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J Dent Res. 2013 Dec;92(12 Suppl):183S-8S. doi: 10.1177/0022034513504927. Epub 2013 Oct 24.

Cost-effectiveness of anterior implants versus fixed dental prostheses.

Author information

1
Department of Periodontology, Endodontology, and Cariology, University of Basel, Hebelstrasse 3, CH-4056, Basel, Switzerland.

Abstract

For the restoration of an anterior missing tooth, implant-supported single crowns (ISCs) or fixed dental prostheses (FDPs) are indicated, but it is not clear which type of restoration is more cost-effective. A self-selected trial was performed with 15 patients with ISCs and 11 with FDPs. Patient preferences were recorded with visual analog scales before treatment, 1 month following restoration, and then annually. Quality-adjusted tooth years (QATYs) were estimated by considering the type of reconstruction for replacing the missing tooth and its effect on the adjacent teeth. A stochastic cost-effectiveness model was developed using Monte Carlo simulation. The expected costs and QATYs were summarized in cost-effectiveness acceptability curves. ISC was the dominant strategy, with a QATY increase of 0.01 over 3 years and 0.04 over 10 years with a higher probability of being cost-effective. While both treatment options provided satisfactory long-term results from the patient's perspective, the lower initial costs, particularly laboratory fees, were responsible for the dominance of ISCs over FDPs.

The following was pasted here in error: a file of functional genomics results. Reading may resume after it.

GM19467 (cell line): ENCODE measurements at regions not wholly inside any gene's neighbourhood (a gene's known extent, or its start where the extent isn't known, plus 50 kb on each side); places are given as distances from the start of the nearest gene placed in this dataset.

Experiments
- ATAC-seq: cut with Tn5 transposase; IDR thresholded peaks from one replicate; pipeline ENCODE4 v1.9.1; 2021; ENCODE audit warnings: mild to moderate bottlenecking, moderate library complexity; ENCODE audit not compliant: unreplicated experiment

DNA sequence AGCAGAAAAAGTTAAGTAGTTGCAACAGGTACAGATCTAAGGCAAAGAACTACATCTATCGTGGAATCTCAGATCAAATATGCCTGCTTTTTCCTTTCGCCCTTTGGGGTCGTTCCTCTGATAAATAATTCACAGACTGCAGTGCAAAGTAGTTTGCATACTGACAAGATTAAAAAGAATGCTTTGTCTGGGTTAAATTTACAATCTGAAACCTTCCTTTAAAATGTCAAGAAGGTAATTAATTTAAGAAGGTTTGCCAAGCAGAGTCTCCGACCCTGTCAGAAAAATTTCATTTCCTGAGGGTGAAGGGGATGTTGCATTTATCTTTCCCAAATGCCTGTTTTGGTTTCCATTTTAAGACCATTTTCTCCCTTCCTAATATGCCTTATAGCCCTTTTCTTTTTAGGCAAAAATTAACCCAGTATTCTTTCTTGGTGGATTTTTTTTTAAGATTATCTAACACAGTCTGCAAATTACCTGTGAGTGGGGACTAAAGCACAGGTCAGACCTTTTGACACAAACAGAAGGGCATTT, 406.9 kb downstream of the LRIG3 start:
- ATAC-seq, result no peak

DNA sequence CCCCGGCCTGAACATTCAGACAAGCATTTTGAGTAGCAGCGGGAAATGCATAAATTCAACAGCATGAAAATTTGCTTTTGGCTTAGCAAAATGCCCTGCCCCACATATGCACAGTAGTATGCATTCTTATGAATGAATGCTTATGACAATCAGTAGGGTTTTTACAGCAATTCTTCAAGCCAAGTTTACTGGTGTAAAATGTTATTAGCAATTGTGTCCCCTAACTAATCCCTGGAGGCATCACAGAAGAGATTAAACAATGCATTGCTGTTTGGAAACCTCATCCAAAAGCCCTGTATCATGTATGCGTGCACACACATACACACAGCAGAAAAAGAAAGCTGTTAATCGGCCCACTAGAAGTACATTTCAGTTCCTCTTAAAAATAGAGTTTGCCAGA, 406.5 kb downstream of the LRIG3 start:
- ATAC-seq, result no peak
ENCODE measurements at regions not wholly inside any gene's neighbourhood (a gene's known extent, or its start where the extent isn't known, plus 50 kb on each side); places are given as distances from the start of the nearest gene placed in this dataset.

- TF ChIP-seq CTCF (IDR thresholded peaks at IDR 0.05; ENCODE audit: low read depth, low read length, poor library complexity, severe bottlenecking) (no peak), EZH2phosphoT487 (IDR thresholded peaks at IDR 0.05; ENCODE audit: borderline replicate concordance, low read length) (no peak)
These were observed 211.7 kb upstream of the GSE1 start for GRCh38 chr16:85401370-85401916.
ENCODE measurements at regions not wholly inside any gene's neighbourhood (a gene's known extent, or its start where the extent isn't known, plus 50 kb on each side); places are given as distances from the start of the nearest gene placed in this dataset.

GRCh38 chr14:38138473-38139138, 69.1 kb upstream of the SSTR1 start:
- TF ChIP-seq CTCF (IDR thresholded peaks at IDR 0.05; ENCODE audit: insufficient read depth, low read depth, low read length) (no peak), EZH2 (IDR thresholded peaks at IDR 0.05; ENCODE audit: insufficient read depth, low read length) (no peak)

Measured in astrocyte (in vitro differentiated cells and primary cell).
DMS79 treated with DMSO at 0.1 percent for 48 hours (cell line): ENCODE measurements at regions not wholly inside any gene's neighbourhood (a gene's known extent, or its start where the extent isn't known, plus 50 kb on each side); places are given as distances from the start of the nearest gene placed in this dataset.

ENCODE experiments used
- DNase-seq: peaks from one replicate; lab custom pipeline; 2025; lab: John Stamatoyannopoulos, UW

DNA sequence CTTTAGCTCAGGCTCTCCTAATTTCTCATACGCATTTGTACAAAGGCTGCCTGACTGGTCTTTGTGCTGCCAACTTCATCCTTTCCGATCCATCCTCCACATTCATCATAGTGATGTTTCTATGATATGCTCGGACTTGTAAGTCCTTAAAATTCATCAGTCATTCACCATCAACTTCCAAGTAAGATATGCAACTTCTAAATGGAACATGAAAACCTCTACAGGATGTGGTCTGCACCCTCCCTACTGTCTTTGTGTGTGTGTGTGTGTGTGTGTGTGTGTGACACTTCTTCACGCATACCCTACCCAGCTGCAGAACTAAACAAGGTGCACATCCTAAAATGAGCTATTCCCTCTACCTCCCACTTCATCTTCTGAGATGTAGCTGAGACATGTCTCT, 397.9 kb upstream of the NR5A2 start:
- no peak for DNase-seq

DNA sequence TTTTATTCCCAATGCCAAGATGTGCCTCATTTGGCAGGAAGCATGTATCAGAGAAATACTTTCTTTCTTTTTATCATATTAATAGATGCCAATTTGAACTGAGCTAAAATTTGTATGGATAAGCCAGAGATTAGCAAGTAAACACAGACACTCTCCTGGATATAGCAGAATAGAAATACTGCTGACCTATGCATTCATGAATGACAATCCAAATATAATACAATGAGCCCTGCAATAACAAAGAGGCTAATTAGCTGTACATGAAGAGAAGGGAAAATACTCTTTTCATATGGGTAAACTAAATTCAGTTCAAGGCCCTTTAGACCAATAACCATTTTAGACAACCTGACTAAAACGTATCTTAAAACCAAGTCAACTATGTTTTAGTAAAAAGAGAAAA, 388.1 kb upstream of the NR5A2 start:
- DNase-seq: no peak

KEYWORDS:

cost effectiveness; dental economics; dental restoration; fixed partial denture; patient satisfaction; single-tooth implants

PMID:
24158338
PMCID:
PMC3860069
DOI:
10.1177/0022034513504927
[Indexed for MEDLINE]
Free PMC Article

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